Thursday, 5 January 2012

Scrap metal industry faces crackdown

Britain's £5bn-a-year scrap industry is facing tougher regulation as part of a government crackdown on metal theft.

People selling scrap could be required to register and face identity checks.
And cash payments could be banned, to make metal transactions easier to trace, Home Office minister, Lord Henley told the BBC.

Tougher regulation would be welcome according to an industry spokesman, but a cash ban could be counter-productive, he warned - encouraging illegal trades.

Hospitals, the rail network, utility companies, churches and war memorials have all been targeted in recent years by thieves attracted by the rising prices of non-ferrous metals such as copper.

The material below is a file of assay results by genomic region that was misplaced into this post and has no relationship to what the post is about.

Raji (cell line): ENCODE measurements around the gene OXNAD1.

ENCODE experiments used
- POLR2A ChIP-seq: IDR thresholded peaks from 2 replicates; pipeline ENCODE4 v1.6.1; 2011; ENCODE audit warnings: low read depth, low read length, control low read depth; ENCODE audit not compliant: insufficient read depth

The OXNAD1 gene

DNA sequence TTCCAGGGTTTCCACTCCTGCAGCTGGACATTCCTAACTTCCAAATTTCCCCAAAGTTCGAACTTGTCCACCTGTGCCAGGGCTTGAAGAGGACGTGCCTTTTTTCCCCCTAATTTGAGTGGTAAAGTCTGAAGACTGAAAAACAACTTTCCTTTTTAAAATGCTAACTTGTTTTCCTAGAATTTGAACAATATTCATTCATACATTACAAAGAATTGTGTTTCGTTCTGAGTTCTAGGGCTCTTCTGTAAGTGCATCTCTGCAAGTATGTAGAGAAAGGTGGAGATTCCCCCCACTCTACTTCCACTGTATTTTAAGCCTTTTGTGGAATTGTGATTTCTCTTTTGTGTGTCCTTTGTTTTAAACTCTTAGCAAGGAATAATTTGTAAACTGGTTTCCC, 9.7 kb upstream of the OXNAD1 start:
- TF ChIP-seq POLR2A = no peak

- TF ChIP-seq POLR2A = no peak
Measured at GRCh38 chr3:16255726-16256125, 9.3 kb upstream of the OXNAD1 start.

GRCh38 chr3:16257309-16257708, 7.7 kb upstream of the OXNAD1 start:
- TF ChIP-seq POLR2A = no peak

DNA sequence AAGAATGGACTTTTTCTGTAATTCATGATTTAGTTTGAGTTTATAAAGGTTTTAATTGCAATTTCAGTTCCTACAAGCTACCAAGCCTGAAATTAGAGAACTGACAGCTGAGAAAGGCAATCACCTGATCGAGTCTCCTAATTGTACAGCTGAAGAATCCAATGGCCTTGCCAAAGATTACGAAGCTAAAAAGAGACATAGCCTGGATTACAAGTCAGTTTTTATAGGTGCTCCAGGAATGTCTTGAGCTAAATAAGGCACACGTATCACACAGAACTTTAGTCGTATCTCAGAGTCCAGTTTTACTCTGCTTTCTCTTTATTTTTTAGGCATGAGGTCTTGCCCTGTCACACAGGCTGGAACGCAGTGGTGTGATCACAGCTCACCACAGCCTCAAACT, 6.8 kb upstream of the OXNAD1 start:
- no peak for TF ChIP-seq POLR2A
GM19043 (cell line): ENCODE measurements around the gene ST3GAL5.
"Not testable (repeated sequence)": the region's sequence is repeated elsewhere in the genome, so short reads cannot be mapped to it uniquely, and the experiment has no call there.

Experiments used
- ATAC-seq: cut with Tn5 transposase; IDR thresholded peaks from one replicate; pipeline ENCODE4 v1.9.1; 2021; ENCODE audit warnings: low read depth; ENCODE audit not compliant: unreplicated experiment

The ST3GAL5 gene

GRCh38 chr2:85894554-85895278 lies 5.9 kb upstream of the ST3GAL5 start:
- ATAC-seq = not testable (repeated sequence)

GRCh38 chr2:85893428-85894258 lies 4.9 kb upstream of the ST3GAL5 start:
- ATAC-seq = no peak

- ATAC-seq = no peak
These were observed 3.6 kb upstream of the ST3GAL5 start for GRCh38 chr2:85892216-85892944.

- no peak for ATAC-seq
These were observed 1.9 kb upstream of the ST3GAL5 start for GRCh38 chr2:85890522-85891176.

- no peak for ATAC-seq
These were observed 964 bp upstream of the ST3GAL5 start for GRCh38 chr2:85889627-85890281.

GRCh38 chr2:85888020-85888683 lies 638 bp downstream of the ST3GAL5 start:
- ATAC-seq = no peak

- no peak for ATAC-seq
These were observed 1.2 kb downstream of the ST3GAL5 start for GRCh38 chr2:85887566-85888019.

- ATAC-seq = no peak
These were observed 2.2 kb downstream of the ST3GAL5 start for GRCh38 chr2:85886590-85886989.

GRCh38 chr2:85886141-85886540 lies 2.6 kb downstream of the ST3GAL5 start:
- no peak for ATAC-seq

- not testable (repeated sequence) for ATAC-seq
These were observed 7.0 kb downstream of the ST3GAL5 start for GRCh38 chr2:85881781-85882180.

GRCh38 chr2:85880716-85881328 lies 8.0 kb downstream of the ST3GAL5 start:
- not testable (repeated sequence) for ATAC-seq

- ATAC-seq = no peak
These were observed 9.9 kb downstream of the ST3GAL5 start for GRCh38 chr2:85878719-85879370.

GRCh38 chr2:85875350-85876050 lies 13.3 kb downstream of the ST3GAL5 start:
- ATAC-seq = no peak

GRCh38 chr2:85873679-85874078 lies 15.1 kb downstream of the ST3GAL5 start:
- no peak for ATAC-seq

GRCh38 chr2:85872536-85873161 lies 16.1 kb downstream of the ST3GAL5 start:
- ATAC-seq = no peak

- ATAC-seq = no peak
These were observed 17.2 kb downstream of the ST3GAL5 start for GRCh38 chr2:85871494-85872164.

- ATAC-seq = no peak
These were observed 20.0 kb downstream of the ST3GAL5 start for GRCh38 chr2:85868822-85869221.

"I think it likely that we will have to regulate," said Lord Henley, the Home Office minister responsible for crime prevention.

"We will have to improve the 1964 Scrap Metal Dealers Act which colleagues have been saying is well past its sell-by date."
Legislation could be in the form of a private member's bill currently before parliament, but Lord Henley said the government would need to see the proposals in detail before deciding whether to back them.

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